|Small randomized trials|
|Yen et al, 200111||63||IV||33*||NR||16||NR||NR||19||NR||NR||NR||NR||NR||NR|
|Gadducci et al, 200012||56||IV||19||NR||2||NR||NR||6||NR||0||0||NR||NR||NR|
|Polyzos et al, 199913||46||IV||39*||NR||22||NR||NR||NR||NR||NR||NR||NR||NR||NR|
|Kirmani et al, 199414||33||IV||21§||42§||5§||NR||31||7§||NR||0||3||NR||NR||NR|
Patient death caused by treatment was an infrequent occurrence, and there generally were similar rates detected between treatment groups. The greatest difference was 2 deaths in the intraperitoneal arm and no deaths in the intravenous arm in 1 of the trials.10
On average, adherence to the assigned chemotherapy regimen was greater for patients who received intravenous chemotherapy compared with patients who received intraperitoneal chemotherapy (Table 1). In the trial by Armstrong et al,8 only 42% of patients completed the assigned intraperitoneal chemotherapy regimen. In that trial, of 205 eligible patients in the intraperitoneal chemotherapy arm, 84 patients received ≥1 course(s) of intravenous chemotherapy, and 37 patients received carboplatin instead of cisplatin. Twenty-nine percent of patients discontinued intraperitoneal chemotherapy because of nausea, emesis, dehydration, renal, or metabolic adverse events.15 In another trial,9 18% of patients received ≤2 courses of intraperitoneal chemotherapy therapy primarily because of excessive bone marrow toxicity with initial doses of intravenous carboplatin (area under the curve [AUC], 9). In 1 trial in which toxicity was roughly similar between the 2 treatment arms, 20 patients (32%) switched to intravenous chemotherapy primarily because of patient refusal and/or logistic issues.12 In that trial, 11% of patients crossed over to intravenous chemotherapy prior to receiving any intraperitoneal chemotherapy.12 The remaining trials10, 11, 13, 14 did not report details on toxicity-related treatment discontinuation or cross over to intravenous chemotherapy.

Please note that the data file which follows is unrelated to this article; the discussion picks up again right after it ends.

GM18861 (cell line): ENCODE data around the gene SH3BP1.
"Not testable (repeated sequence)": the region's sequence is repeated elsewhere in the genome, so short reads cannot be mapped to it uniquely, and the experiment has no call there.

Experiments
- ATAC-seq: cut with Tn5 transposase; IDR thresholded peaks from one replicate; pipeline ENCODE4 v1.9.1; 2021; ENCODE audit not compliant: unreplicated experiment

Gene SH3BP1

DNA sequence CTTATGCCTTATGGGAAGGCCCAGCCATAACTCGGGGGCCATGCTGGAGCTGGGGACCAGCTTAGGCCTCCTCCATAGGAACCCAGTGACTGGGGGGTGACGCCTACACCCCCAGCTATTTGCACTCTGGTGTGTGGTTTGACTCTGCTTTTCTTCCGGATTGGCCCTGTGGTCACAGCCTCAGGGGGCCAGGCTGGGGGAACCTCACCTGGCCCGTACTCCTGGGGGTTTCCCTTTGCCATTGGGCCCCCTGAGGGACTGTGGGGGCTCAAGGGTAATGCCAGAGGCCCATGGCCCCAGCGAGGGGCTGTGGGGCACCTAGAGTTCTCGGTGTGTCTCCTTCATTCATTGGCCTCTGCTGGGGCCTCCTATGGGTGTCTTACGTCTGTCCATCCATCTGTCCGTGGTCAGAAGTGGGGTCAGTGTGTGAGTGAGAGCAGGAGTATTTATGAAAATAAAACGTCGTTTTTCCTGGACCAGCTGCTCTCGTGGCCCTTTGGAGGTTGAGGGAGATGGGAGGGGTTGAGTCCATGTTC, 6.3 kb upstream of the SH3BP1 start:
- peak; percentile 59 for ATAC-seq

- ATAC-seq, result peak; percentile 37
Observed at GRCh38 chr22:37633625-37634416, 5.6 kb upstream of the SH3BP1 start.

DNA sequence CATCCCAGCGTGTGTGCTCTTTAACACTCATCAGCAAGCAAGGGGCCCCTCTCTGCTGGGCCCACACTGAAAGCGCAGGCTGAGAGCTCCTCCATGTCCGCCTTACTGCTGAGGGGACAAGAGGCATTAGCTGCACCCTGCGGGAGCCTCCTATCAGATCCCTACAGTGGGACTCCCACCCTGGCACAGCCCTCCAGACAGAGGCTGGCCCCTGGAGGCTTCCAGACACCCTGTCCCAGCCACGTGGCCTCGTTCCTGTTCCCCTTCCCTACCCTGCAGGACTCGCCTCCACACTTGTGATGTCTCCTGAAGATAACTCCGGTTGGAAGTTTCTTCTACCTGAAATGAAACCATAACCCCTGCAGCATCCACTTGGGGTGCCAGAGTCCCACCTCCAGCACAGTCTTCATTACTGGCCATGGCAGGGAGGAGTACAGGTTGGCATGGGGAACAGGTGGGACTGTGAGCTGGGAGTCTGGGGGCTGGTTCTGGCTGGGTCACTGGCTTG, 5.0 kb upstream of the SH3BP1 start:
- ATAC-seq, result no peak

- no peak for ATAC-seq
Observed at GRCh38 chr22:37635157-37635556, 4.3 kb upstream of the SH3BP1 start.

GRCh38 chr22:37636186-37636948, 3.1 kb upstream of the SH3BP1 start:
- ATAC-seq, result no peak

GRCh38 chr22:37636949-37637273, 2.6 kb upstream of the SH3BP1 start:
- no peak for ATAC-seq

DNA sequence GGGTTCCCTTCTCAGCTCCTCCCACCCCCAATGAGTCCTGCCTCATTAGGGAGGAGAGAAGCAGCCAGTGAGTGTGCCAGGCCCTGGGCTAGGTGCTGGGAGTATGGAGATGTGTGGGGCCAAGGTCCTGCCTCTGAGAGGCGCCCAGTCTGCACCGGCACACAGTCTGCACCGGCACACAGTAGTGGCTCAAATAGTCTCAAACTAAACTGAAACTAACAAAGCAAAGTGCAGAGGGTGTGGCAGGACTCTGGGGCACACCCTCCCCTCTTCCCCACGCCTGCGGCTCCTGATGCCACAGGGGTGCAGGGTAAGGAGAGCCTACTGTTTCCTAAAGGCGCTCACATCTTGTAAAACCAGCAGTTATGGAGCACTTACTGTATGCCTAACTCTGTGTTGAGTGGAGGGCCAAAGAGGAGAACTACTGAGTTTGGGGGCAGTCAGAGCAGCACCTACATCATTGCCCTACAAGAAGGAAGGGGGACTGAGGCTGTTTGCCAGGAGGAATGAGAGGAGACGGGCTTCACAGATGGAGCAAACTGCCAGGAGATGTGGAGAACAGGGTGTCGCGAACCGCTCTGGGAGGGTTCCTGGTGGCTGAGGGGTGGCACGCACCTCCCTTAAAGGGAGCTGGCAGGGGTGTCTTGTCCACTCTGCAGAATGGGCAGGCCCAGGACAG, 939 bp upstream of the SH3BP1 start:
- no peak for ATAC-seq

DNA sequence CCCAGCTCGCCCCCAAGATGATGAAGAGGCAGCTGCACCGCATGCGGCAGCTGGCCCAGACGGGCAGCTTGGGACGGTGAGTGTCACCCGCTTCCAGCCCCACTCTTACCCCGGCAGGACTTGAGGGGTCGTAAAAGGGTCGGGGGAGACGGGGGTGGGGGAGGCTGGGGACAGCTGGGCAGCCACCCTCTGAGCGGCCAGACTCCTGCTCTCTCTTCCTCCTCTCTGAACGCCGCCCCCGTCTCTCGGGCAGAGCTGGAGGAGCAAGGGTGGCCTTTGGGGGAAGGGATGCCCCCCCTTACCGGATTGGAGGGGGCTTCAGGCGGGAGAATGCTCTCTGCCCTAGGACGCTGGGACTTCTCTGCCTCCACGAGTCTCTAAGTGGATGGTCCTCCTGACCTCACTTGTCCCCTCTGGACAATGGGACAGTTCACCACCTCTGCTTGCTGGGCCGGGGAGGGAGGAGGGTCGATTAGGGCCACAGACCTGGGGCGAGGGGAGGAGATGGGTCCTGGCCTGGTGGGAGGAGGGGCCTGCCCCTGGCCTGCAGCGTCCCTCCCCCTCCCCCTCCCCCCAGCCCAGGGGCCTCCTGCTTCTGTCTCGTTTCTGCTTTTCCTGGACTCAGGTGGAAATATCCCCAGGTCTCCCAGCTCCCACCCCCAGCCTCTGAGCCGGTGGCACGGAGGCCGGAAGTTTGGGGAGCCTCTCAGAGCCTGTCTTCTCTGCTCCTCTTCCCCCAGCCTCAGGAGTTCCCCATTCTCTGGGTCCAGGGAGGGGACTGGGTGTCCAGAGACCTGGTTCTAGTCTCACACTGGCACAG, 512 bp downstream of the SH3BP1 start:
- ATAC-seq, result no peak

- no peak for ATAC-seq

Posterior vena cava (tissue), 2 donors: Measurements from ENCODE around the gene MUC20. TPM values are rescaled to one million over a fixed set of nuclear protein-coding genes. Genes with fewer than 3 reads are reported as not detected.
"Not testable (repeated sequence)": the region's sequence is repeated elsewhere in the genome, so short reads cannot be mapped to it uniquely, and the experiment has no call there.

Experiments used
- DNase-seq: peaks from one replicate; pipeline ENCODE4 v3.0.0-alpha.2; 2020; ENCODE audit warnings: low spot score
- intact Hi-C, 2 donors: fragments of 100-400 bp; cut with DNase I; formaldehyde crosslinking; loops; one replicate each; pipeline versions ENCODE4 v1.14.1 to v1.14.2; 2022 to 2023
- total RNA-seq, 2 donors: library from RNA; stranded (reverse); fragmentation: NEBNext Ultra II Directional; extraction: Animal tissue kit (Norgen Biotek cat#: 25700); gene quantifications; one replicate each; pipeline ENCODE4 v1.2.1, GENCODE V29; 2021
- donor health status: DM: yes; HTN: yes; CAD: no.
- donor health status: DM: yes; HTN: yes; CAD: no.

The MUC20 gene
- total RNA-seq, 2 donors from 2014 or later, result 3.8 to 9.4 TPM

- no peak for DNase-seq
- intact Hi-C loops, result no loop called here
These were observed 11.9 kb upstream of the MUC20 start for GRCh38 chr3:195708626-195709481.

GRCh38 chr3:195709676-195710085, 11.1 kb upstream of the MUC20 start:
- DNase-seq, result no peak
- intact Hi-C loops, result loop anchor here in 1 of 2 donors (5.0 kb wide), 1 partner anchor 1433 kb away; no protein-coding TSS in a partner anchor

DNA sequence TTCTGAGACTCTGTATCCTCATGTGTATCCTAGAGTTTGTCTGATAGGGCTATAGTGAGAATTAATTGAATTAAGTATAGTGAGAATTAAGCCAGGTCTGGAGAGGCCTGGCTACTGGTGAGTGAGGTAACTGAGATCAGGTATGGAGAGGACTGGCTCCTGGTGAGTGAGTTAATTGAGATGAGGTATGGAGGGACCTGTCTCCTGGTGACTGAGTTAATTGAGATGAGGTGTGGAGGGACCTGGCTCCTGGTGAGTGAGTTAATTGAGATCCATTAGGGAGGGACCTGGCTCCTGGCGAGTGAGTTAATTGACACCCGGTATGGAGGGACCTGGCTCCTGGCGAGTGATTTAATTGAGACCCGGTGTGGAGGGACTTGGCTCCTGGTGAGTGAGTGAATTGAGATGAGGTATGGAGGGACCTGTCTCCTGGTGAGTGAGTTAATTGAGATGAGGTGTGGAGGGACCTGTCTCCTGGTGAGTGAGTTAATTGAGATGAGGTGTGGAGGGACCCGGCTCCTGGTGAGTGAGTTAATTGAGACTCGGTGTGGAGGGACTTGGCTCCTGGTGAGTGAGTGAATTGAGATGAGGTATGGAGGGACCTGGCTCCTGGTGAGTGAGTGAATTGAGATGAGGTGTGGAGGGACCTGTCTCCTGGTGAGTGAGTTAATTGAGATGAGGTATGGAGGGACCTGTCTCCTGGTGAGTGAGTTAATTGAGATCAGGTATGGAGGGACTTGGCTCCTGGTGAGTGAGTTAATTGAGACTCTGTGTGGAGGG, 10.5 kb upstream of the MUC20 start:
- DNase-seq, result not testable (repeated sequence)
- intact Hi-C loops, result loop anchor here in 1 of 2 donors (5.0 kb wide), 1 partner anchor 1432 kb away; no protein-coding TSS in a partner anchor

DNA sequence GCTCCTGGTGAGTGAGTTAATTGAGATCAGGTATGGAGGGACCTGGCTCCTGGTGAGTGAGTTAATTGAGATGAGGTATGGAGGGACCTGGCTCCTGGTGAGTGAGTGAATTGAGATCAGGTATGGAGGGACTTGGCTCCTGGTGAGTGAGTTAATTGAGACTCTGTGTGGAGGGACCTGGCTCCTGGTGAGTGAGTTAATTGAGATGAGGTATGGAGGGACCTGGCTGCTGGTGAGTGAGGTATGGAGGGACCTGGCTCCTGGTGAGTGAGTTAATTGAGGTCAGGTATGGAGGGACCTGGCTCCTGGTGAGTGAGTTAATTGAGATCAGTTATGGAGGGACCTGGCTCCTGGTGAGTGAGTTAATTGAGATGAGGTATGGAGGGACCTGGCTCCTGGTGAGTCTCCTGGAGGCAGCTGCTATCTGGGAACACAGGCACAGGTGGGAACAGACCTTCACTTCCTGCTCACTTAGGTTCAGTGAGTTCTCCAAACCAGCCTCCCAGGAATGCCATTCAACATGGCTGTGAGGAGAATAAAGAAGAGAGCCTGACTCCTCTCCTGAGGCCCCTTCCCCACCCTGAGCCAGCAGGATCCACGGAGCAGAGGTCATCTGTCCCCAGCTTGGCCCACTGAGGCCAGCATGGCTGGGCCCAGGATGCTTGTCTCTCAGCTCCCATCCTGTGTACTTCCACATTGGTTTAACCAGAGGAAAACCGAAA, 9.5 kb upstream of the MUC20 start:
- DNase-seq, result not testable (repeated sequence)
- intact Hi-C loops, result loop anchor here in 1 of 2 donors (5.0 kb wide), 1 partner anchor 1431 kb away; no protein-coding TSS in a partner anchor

Complications associated with intraperitoneal chemotherapy
The type of catheters employed varied within and among trials; and, as shown in Table 4, complications associated with intraperitoneal chemotherapy were not reported consistently. Of the 24% to 75% of patients who were not able to complete the assigned intraperitoneal chemotherapy regimen, only the authors of GOG Trial 172 explicitly reported the number of patients who discontinued treatment because of catheter-related complications.8, 15 Of the 119 patients who discontinued intraperitoneal treatment, catheter-related complications were either the primary factors (34%) or the contributing factors (8%) behind the decision to cross over to intravenous chemotherapy.8, 15 In 2 other trials,12, 14 ≥10% and ≥16% of patients experienced catheter-related complications that required treatment discontinuation. Catheter-related complications included abdominal pain, bleeding, infection, peritonitis, catheter blockage, leakage, movement, malfunction, and/or access problems.